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(Bloomberg) -- US Export-Import Bank leaders are moving forward with plans to underwrite the drilling of more than 400 oil and gas wells in Bahrain, even as President Joe Biden halts new liquefied natural gas export licenses over climate concerns.
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The bank’s board voted behind closed doors Thursday to notify Congress about the project — a required precursor to formal approval, which could happen as soon as next month. No transaction is final until it has board approval.
The potential loan of more than $100 million to expand production in the prolific Bahrain Field marks the credit agency’s latest move to support the kind of foreign fossil-fuel projects the Biden administration promised in 2021 to forgo.
“Ex-im is going rogue” and “continuing to undercut Biden’s ambitious climate agenda,” said Kate DeAngelis, international finance program manager for the environmental group Friends of the Earth. “Just as Biden is limiting US LNG exports, ex-im is propping up similar infrastructure in Bahrain.”
In the past year, the lender also has backed the expansion of an Indonesian oil refinery and helped boost purchases of US LNG for customers in Europe. Overall, the bank approved at least $910 million in international fossil-fuel finance in 2023, according to analysis by Oil Change International — all of it coming after the US signed a pledge with 33 other nations to halt direct support for international fossil-fuel projects.
The approvals have drawn outrage from environmental advocates, sparked frustration among some Biden administration officials and even prompted two members of the bank’s climate advisory council to step down in protest.
The Bahrain project targets new drilling in an oil field that started yielding crude nearly a century ago. The venture is primarily designed “to increase the production of oil and the availability of gas to meet the future energy demands of the Kingdom of Bahrain,” according to bank documentation. Potential beneficiaries include the oil services company SLB, as well as the field’s operator, National Oil and Gas Holding Company B.S.C. unit Tatweer Petroleum-Bahrain Field Development Company W.L.L.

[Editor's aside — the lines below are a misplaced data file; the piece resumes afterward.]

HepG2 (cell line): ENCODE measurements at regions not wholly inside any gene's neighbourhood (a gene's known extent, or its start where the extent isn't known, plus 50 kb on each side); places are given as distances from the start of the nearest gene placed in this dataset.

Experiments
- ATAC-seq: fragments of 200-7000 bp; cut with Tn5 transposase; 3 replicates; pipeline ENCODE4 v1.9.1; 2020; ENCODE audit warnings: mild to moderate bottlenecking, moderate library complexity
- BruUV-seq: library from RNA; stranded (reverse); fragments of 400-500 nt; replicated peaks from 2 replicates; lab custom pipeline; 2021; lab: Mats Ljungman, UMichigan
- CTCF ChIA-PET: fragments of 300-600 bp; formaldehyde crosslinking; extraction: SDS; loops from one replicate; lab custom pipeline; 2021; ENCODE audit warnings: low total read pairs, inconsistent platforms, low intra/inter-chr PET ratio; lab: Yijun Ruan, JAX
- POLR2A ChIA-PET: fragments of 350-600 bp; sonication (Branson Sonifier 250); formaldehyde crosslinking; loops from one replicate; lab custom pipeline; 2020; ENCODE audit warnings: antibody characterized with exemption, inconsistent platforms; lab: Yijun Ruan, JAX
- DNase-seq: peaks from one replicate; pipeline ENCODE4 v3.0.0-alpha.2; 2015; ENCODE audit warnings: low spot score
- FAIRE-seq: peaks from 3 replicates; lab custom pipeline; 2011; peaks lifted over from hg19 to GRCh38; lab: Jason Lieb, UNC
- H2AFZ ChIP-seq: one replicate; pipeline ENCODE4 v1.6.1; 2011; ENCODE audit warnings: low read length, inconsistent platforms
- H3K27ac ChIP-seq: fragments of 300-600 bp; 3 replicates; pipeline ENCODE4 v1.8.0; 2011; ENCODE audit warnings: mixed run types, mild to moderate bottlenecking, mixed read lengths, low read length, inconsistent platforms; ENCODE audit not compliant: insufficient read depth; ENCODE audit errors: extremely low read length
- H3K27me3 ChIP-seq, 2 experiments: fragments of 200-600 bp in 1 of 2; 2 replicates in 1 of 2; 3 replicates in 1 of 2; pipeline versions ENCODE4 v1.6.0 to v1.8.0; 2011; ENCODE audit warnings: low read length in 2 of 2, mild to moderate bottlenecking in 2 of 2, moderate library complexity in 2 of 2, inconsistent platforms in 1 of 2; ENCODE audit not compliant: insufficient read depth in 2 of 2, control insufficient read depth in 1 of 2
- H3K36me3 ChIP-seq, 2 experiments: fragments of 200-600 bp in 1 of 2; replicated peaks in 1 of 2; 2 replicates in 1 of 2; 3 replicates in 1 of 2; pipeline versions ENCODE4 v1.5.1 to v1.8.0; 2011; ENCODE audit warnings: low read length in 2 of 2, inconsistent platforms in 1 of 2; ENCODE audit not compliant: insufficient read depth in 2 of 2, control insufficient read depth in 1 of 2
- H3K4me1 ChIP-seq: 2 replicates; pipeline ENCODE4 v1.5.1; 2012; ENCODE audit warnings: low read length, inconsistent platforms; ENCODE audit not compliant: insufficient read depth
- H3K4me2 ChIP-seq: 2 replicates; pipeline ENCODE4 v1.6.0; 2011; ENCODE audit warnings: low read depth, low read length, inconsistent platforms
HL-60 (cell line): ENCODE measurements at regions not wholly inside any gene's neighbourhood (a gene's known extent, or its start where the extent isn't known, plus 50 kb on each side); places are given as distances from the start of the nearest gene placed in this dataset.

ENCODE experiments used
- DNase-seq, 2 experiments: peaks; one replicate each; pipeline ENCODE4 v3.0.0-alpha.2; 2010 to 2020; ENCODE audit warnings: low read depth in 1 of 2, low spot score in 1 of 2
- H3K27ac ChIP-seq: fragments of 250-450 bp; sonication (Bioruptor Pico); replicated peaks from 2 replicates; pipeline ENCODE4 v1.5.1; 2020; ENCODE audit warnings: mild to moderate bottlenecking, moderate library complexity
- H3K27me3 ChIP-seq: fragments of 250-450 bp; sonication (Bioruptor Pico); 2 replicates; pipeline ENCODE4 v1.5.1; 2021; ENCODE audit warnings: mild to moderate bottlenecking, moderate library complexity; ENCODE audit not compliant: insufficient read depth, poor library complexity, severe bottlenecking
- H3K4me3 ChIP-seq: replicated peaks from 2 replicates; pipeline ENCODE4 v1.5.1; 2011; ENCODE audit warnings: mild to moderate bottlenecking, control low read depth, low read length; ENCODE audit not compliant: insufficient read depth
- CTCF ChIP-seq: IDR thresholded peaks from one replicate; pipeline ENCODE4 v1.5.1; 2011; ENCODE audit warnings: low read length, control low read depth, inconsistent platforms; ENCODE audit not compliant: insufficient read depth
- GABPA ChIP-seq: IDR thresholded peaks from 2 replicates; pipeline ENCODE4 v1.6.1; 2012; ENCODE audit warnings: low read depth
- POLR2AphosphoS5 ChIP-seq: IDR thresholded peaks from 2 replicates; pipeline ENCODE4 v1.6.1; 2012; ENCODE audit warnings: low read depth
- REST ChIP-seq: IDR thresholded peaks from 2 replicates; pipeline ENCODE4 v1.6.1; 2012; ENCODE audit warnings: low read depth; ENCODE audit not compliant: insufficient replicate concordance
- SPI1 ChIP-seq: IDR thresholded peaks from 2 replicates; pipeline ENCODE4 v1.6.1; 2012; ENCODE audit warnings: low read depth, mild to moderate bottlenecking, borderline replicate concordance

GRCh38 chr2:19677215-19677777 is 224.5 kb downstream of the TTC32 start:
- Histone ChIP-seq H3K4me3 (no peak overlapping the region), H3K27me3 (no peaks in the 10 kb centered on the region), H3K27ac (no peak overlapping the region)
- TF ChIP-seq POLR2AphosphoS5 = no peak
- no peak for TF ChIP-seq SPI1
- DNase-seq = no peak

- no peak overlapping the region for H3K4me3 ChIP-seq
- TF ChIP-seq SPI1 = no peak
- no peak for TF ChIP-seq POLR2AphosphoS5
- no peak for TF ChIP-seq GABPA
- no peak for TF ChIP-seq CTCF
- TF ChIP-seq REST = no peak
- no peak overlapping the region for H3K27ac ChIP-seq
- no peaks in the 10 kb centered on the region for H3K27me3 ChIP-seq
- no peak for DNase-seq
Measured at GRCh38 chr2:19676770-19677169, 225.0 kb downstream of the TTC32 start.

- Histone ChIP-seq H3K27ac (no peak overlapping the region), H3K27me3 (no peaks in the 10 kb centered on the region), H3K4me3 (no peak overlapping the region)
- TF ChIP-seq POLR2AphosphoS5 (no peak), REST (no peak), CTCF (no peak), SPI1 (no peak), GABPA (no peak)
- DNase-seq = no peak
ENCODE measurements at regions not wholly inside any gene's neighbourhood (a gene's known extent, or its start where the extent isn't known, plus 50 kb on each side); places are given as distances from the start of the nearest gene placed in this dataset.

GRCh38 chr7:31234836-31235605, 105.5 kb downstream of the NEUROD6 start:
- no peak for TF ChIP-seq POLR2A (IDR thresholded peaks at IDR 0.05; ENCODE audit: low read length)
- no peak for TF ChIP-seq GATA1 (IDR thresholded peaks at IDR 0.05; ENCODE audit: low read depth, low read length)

Biden vowed to curb public funding of foreign fossil fuel projects in 2021 with an executive order issued during his first week in the White House. Yet, he’s had trouble forcing development banks and other US public finance institutions to go along. A spokesperson for the White House did not immediately respond to a request for comment.
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The ex-im bank is an independent agency intended to bolster US exports, thereby supporting American jobs. Its charter rules out denials of financing “based solely on the industry, sector or business.”
“Ex-im seeks to align with the administration’s climate agenda while still complying with Ex-im’s statutory requirements, including the charter prohibition against discrimination,” as well as “its mission to support US jobs,” the bank said in an emailed statement. “Any change to ex-im’s charter must be passed through congressional action.”
Bahrain is an ally of the US; the Middle East island nation hosts US naval forces, and the two countries signed a strategic security and economic agreement last year meant to strengthen collaboration and intelligence sharing.
Climate activists say the bank has enough discretion to rule out financing for fossil fuel projects, based on their environmental impacts. And, they say, Biden can intervene. The agency’s charter authorizes the president to direct the trade bank to deny applications when doing so would “clearly and importantly advance United States policy” in specified policy areas such as promoting “environmental protection.”
“Ex-im hasn’t yet found a fossil fuel project it will reject putting US taxpayer dollars behind,” said Jake Schmidt, senior strategic director of international climate at the Natural Resources Defense Council. At this rate, “it is possible at the end of the Biden administration they will have put more money behind fossil fuels than climate reductions.”
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